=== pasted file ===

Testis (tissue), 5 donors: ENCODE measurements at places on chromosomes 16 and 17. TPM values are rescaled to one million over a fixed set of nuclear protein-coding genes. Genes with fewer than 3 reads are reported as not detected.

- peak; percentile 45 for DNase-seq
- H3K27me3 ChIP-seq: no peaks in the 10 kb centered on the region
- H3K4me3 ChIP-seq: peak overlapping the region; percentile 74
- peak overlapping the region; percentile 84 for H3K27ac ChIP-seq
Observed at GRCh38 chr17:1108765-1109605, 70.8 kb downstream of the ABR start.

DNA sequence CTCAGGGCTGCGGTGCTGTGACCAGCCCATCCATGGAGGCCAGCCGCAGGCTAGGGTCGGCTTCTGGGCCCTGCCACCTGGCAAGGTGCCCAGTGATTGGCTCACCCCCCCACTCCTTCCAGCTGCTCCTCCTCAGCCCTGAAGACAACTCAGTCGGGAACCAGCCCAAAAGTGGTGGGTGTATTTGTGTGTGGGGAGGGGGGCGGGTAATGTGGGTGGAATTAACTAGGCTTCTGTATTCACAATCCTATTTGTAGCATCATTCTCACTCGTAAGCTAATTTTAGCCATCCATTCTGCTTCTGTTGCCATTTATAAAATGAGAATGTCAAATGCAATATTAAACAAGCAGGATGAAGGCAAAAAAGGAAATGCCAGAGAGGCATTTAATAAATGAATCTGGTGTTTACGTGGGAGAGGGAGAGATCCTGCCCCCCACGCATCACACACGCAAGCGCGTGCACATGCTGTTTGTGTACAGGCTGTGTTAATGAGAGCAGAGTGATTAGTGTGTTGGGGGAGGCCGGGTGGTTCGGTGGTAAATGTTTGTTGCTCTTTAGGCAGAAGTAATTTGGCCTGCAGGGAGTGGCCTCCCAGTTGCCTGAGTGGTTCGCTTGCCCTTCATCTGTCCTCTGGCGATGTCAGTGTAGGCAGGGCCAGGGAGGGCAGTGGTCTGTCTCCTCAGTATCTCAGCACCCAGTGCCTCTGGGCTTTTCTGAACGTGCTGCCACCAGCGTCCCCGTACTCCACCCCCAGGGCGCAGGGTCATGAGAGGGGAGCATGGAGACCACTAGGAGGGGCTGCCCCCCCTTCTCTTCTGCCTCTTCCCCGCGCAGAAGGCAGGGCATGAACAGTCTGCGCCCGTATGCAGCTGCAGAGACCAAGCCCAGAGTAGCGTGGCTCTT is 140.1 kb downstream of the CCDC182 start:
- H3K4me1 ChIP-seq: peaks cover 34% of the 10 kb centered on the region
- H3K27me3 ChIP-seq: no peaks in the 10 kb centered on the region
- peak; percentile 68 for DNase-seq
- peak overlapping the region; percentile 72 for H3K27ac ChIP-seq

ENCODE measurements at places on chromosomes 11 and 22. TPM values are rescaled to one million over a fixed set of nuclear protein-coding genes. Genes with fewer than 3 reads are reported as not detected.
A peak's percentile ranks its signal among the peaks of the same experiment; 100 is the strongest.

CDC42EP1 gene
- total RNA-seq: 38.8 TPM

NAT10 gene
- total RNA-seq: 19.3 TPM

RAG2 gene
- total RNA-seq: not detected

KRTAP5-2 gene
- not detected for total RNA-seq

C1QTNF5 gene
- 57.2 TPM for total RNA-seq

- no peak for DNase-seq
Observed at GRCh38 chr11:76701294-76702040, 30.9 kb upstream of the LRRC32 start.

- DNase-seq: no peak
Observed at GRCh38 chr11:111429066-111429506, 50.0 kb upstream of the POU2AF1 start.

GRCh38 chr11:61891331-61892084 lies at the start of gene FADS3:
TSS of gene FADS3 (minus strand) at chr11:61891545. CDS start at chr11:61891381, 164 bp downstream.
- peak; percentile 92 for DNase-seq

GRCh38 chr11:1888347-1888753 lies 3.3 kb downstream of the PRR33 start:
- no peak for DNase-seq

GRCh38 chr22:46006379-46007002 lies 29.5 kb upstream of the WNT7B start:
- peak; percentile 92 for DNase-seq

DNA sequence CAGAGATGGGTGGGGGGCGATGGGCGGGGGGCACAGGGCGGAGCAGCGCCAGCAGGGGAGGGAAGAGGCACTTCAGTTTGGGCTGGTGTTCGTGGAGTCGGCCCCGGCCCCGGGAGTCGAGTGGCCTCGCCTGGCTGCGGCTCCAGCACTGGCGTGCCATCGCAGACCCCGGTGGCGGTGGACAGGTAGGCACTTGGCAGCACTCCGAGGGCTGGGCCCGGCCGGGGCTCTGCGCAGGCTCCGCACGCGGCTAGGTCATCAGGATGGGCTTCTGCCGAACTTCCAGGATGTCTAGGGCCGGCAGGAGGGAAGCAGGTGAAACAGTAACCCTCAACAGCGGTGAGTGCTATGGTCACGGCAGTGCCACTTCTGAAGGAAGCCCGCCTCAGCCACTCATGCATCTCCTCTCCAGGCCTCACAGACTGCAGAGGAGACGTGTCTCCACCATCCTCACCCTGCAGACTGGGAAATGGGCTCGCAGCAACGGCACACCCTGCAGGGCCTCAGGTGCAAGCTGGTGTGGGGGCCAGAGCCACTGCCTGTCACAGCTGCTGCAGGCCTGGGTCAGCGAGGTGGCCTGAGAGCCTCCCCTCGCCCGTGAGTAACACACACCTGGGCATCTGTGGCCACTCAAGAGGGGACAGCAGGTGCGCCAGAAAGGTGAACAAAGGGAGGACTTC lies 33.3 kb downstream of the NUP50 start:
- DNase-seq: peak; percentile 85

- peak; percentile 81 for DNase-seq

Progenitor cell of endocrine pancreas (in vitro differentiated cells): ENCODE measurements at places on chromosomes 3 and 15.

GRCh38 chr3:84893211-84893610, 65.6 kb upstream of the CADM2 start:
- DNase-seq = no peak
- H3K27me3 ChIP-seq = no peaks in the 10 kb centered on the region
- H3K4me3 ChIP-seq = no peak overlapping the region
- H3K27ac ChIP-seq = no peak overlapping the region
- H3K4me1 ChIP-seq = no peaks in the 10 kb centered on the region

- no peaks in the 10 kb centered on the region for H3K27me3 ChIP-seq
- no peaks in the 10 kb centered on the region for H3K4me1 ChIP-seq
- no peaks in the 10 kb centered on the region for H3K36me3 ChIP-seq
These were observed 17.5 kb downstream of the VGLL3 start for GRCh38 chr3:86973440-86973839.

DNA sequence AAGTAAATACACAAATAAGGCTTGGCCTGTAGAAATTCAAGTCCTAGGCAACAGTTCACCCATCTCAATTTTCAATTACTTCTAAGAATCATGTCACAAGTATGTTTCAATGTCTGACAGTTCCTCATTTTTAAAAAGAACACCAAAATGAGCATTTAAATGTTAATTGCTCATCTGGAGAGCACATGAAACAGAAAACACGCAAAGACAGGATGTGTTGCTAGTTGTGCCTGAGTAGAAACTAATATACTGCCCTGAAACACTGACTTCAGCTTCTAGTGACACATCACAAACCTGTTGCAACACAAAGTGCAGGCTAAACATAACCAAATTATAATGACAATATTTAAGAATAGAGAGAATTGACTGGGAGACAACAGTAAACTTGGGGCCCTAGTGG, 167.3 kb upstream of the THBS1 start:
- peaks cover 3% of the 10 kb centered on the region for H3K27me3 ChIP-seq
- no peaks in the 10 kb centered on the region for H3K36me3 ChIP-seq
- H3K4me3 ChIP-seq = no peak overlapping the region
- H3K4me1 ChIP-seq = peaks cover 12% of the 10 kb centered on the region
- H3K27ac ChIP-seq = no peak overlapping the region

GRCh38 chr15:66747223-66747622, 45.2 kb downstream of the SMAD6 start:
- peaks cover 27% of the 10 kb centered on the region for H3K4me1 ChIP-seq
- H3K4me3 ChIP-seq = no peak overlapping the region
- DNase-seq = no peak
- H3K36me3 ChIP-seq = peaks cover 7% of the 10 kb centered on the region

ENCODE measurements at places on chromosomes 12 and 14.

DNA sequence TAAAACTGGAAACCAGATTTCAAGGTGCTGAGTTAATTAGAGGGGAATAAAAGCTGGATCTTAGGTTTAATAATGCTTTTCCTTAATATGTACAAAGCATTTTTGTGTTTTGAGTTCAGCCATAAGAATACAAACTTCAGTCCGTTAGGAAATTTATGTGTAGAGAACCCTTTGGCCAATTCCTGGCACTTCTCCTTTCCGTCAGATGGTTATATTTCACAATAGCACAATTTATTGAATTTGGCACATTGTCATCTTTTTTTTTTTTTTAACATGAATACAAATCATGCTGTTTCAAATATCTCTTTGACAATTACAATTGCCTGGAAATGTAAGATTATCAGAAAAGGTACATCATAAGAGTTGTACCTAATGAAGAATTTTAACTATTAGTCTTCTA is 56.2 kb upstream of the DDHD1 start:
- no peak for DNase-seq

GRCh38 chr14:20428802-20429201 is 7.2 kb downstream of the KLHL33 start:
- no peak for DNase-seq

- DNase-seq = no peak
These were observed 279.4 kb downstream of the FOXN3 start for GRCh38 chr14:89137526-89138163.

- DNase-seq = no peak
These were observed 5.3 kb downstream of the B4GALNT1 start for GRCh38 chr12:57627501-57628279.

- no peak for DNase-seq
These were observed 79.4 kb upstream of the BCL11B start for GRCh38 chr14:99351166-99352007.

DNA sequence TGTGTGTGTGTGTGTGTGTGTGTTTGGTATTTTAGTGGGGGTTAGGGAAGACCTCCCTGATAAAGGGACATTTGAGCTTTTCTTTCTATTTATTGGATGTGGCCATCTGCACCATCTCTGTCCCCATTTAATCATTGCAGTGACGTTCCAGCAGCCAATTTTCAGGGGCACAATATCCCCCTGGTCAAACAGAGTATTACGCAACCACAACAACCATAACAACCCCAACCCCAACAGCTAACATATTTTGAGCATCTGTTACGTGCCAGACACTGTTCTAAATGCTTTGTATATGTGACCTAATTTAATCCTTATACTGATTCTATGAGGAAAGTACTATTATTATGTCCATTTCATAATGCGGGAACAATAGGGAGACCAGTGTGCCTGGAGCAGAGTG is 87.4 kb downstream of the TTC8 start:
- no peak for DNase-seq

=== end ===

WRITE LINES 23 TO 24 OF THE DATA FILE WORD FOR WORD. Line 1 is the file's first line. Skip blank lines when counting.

- 57.2 TPM for total RNA-seq

- no peak for DNase-seq